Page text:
Bonus points have been awarded to the Carousel Cowboys for their inspired cover a few weeks back at the Way Out Club of the overlooked Bob Dylan gem "One More Cup of Coffee" from Desire. As on many of their originals, the Cowboys made a glorious mess of the song, all mumbles and screams, and when they discovered the groove, they rode it with the sort of determination that creates legends. Their sound? Somewhere between classic twang-infused Nick Cave, the Replacements on Percodan and the Band gone distorted and cranked to 11. The best thing about them is said ability to wrap themselves around a double-guitar groove and milk it for all it's worth, resulting in songs that last seven minutes or more without getting winded.
Bonus points have also been awarded to Heidi Dean, whose stellar version of Buddy Holly's "Oh Boy" last week at Kennealy's Pub in Soulard was magical; she transformed the semi-upbeat gem into a perfect acoustic blues dirge, turning the lead couplet -- "All of my love, all of my kissin'/You don't know what you've been missin'" -- into a gut-wrenching sobber without a hint of irony. She appeared as part of a "Women in Rock" benefit held to raise money to send 10, er, women in rock to next month's South by Southwest conference in Austin, Texas. The "Women in Rock" collective has been penalized, though, for its moniker, after a referee correctly questioned the usefulness at this late stage of the game of women's carving their own subcategory in the rock pantheon -- it seemed kind of patronizing. Though none of the attending 10 (Robynn Ragland, Mary Alice Wood, Lynne Reif, Celia, Erin Fry, Stacey Cox, Barb Soetebier, Ripley Caine, Kate Schrock, Jenny Labow) has been selected to appear at the SXSW conference itself, applause is in order for the party-crashing spirit of the trip. For those headed to SXSW this year, the showcase takes place at the Ritz Music Lounge on March 17. It should be noted that the only St. Louis-ish band slated to appear at the official conference is Pocahontas, Ill.'s Grandpa's Ghost, a band with the longest winning streak of the year. A few years back, the city was sending three or four bands to the festival; it's now down to one that, arguably, doesn't even count as a St. Louis band because it's from 45 minutes east.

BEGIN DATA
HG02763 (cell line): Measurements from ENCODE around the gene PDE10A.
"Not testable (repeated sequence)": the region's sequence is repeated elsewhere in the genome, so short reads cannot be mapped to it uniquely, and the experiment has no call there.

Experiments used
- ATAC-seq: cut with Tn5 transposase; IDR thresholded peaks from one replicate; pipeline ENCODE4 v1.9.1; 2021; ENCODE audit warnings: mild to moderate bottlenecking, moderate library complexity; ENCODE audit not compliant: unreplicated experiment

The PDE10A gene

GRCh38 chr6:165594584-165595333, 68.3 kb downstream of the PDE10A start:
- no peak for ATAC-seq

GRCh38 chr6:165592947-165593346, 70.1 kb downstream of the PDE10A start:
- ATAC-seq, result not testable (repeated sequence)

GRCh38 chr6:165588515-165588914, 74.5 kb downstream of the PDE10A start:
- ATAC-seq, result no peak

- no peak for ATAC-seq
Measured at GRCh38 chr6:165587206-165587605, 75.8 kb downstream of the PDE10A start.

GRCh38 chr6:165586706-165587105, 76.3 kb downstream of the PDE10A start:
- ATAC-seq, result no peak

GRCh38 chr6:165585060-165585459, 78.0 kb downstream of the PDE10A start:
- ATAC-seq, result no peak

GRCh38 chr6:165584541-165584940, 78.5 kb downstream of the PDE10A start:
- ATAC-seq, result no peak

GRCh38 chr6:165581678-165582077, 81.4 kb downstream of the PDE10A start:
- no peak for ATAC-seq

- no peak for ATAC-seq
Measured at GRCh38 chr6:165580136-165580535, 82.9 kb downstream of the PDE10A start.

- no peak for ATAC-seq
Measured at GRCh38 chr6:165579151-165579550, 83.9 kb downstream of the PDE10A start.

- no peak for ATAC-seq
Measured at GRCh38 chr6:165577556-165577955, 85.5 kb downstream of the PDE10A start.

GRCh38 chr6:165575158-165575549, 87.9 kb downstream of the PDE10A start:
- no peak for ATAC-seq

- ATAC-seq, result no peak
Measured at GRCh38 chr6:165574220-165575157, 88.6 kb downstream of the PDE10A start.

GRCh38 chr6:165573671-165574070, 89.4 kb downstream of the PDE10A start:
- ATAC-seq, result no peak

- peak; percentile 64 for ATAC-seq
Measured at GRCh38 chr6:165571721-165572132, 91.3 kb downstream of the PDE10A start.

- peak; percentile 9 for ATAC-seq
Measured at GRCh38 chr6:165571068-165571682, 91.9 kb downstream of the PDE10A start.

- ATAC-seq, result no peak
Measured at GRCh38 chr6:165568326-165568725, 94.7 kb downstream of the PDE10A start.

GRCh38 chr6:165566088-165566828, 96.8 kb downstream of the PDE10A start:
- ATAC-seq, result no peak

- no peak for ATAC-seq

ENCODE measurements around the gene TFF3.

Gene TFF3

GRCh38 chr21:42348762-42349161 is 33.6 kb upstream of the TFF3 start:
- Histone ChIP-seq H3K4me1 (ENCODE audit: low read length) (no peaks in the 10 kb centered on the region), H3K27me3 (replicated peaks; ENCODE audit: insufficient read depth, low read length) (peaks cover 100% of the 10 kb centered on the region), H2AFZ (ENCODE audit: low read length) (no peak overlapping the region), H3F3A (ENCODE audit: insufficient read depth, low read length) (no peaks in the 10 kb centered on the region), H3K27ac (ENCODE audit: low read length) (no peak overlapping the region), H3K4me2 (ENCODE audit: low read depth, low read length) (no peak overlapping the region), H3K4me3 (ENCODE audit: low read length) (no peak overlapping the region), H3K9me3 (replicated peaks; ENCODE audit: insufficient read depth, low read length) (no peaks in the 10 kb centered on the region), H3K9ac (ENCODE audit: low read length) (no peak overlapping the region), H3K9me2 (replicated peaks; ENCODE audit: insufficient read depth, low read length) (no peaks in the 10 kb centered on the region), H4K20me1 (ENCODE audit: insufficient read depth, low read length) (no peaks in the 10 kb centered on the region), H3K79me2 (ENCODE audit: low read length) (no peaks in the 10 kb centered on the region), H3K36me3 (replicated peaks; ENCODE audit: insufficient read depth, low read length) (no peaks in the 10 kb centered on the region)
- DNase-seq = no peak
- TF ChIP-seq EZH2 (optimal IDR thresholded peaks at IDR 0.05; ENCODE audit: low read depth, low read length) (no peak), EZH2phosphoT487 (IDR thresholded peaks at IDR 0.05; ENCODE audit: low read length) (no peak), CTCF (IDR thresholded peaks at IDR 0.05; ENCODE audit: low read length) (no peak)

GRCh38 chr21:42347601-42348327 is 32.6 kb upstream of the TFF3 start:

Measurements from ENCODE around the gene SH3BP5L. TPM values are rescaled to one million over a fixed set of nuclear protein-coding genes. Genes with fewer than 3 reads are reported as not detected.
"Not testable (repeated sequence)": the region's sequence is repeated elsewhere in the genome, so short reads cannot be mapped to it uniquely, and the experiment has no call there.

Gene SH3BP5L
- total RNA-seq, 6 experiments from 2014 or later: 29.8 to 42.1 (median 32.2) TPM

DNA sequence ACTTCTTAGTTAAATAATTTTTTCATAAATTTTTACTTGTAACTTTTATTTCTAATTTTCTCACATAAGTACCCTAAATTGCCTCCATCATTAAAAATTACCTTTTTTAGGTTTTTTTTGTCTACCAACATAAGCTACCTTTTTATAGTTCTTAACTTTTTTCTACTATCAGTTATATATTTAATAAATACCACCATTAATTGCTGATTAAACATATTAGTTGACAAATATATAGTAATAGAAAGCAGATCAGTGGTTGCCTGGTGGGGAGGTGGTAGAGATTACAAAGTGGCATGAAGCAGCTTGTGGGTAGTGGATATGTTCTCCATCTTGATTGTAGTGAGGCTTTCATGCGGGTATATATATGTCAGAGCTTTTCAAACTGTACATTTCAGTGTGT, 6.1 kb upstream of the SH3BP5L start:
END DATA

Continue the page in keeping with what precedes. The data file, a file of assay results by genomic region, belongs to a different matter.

Upset of the week: Five Block Shot's stellar performance at the Hi-Pointe last Thursday -- funk, hip-hop and jazz so tightly welded as to be seamless. If they keep playing at this level, they could win the championship.
You couldn't spit without hitting a cop at the Superstars of Love's "Lovetronic" party last weekend in North County; so pervasive was their presence -- shining flashlights into roll piles, sneaking up on suspicious types, posing for photos with ravers -- that you would have thought there was a doughnut stand somewhere within or that the Trenchcoat Mafia was in the house. But no, just the usual hanky-panky, smell of spliff and plethora of losers sitting on their asses and clogging traffic. But a lot of people were dancing, too, which is good, and though the turnout was smaller than expected (compared with last year's blowout), the party was, by all counts, a success. As is usual with the Superstars, the programming was excellent and out there, relying heavily on drum & bass, electro and techno. Ming & FS's jungle and hip-hop set was surprisingly swell, as was DJ Assault's.
Of the local spinners who opened the evening: A shout-out to Hypo and Astrix, whose live techno PA, at least what we heard of it, was heavy-duty and reached fever pitch during the last cut, a brilliant deep-tech remix of Nelly's "St. Louie." They should bootleg that baby onto a 12-inch, ASAP. Pepe's jungle set followed and was beautiful and textured, at least what you could hear of it; it was hindered by way, way too much emceeing by B-Wise. As is usually the case with D&B emcees, he was mic-ed too high, became redundant after about five minutes and ended up overshadowing Pepe's excellent mix. A little restraint goes a long way.
The nonmusical highlight arrived in the form of two fliers being circulated by smart people. One, with a title that recalls a high-school prom ("Let's Make It Last Forever"), chides the thick-headed youth who blatantly showcase their altered states, "wear masks, blow Vicks in each other [sic] faces, do 'roll tricks' on each other, suck pacifiers"; it reminds them that the city's rave scene is thriving and that all the unwanted attention by the cops and media is the direct result of such blatant irresponsibility. The other, more effective flier, titled "Reclaim Your House Nation," has a similar theme: Be thoughtful and careful, and the scene can withstand the scrutiny of the authorities and us losers in the media. Despite the Hallmark sentiment of some of the writing, the checklist makes excellent suggestions on keeping the scene honest: "Do question the cover charge you pay and where that money goes." "Do question the intentions of a party larger than 500 people." "Do question your association with people who only seem to talk about money and/or drugs." "Do know your promoters and who they are involved with." Welcome words from a scene that very much needs to look itself in the mirror.
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